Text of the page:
Obama struggles to defend Iran deal

Matthew Lee:
The Obama administration is in a bind. Between Iran and a hard place.

As it seeks to implement, preserve and strengthen the landmark nuclear deal it negotiated with Iran, the administration is being buffeted by criticism from all sides: Iran, Europe, Asia, the Middle East, not to mention members of Congress, including some who supported the agreement.

Eager that a successful deal and a new era in the U.S.-Iran relationship be part of President Barack Obama's legacy, his administration finds itself encouraging foreign trade with Iran even as it forbids most American commerce with the Islamic Republic. Those efforts are complicated by the fact that the United States continues to condemn and try to punish Iranian actions in non-nuclear arenas such as Tehran's support of terrorist groups and belligerence toward Israel.

Under the nuclear deal that took effect in January, Iran curtailed its nuclear program in exchange for billions of dollars in sanctions relief. Iran has complied with its obligations to date.

But Iran says the economic boon isn't enough because of remaining U.S. economic penalties for its other behavior, and some officials have threatened to walk away from one of Obama's chief foreign policy achievements — the other is the rapprochement with Cuba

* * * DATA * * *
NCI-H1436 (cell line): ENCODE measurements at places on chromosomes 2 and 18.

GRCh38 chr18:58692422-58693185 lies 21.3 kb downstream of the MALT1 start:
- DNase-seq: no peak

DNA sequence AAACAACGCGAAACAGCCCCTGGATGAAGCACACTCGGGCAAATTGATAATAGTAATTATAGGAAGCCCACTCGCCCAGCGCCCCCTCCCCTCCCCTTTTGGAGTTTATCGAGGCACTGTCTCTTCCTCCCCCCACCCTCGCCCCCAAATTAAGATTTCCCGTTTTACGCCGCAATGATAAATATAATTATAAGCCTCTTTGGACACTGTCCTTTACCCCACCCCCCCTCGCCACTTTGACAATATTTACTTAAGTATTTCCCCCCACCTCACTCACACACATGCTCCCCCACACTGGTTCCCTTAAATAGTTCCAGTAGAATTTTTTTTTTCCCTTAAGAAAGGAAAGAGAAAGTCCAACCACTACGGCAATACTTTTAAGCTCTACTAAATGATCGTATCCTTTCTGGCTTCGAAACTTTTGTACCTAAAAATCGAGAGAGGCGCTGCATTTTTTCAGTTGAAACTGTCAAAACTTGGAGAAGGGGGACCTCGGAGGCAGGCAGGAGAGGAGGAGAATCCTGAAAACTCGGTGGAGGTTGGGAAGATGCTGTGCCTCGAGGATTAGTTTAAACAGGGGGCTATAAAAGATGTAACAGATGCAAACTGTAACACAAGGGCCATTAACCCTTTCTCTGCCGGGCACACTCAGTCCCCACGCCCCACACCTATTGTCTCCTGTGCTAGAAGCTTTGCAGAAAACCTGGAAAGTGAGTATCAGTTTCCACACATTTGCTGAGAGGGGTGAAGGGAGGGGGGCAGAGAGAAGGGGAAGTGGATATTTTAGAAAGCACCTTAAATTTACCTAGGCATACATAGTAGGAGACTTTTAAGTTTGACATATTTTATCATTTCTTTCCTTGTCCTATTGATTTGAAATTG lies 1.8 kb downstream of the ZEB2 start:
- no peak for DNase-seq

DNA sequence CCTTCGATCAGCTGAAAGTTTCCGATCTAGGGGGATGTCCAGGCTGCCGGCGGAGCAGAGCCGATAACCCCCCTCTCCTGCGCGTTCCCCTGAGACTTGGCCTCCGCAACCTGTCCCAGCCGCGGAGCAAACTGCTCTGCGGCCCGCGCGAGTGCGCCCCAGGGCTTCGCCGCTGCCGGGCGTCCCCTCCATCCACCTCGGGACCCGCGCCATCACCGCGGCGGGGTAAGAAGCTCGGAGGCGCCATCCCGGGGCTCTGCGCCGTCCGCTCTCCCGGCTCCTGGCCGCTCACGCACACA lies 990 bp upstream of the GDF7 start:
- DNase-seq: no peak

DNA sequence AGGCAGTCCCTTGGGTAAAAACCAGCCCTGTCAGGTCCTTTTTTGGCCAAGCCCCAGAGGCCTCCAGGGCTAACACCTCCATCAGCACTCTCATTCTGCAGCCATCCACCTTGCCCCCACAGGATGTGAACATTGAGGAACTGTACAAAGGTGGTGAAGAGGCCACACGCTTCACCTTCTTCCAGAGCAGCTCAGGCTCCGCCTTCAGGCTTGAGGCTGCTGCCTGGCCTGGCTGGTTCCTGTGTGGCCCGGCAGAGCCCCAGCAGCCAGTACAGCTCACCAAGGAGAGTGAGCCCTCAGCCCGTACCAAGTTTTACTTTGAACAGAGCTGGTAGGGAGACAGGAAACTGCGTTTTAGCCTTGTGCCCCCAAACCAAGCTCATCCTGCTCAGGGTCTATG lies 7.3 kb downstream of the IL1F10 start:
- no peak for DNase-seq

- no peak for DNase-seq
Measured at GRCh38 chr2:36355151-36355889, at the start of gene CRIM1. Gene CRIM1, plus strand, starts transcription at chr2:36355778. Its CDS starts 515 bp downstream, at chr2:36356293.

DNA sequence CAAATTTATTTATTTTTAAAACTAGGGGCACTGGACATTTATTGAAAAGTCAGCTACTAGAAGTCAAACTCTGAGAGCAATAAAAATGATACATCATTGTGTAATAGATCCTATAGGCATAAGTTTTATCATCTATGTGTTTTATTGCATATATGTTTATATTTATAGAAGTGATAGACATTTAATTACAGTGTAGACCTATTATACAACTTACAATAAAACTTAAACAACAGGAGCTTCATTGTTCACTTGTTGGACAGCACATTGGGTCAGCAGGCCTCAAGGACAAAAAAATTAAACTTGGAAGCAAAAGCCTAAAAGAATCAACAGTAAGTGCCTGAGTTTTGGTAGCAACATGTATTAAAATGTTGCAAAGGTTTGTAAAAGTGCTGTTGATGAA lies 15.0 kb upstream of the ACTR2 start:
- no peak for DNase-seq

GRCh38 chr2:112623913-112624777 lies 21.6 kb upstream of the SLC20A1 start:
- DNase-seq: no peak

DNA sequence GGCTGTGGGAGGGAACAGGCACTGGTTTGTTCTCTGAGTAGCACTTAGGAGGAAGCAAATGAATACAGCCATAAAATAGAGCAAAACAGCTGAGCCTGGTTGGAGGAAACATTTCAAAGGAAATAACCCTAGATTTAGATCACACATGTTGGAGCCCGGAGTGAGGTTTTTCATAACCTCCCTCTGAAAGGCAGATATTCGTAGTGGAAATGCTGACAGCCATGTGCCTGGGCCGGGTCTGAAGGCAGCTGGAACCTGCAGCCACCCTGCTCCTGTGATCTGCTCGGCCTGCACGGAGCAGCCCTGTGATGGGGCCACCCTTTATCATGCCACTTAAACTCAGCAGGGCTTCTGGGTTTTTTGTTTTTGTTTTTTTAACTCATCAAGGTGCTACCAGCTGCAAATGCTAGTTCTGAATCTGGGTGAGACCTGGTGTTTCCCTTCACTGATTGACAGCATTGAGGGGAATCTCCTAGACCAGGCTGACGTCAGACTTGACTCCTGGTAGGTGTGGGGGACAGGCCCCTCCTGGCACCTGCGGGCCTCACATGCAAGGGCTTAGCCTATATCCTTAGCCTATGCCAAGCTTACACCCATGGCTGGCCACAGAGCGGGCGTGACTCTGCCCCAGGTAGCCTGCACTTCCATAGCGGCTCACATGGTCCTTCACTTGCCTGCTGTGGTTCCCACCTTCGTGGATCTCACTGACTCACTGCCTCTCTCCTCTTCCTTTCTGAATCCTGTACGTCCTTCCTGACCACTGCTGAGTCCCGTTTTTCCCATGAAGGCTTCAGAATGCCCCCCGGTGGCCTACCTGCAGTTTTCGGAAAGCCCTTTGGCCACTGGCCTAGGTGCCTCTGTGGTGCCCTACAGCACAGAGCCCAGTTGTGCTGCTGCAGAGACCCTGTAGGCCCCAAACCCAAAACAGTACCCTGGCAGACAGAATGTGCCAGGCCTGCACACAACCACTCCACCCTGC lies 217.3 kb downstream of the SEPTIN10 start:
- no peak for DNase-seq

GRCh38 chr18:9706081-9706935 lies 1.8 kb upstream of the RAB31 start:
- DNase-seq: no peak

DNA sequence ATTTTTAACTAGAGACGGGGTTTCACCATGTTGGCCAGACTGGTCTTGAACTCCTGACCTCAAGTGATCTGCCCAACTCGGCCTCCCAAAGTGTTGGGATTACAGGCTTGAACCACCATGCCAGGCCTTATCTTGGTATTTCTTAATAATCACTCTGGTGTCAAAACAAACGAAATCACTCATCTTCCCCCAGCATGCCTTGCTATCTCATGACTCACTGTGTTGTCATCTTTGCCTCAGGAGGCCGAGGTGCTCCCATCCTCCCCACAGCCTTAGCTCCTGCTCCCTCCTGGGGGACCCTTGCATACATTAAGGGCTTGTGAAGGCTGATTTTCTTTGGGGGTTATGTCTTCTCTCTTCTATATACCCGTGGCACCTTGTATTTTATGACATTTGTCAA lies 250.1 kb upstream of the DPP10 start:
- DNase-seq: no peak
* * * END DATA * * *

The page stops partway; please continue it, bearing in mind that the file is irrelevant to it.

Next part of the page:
Asian and European government and companies, primarily banks, are balking at doing now-legal business with Iran, because of uncertainty over those remaining sanctions. They want written clarification about what current U.S. laws and financial regulations allow them to do. Essentially, they want a promise that the U.S. will not prosecute or punish them for transactions that involve Iran.

Adding to their unease is the 2016 U.S. presidential election, in which the top Republican prospects have pledged to rip up the nuclear deal.

At the same time, Israel, its supporters and Arab nations are crying foul over Iran's continued testing of ballistic missiles as well as its ongoing support for Lebanon's Hezbollah movement, Syrian President Bashar Assad's government and Yemen's Houthi rebels.

They say Iran is as dangerous as ever. Many members of Congress agree and are demanding new sanctions.
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There is more.

Obama is in a bind because Iran continues its aggression and thumbs its nose at the US and its allies.  Ted Cruz looks like the intelligent one in saying that he will rip up the bad deal.  Obama never really had political support for the arrangement so he has little support for further concessions to the Islamic religious bigots who rule Iran and who continue to support terrorism.  What he has done is funded their effort to attack us and our allies with nuclear weapons when the agreement on weapons expires in a few years.

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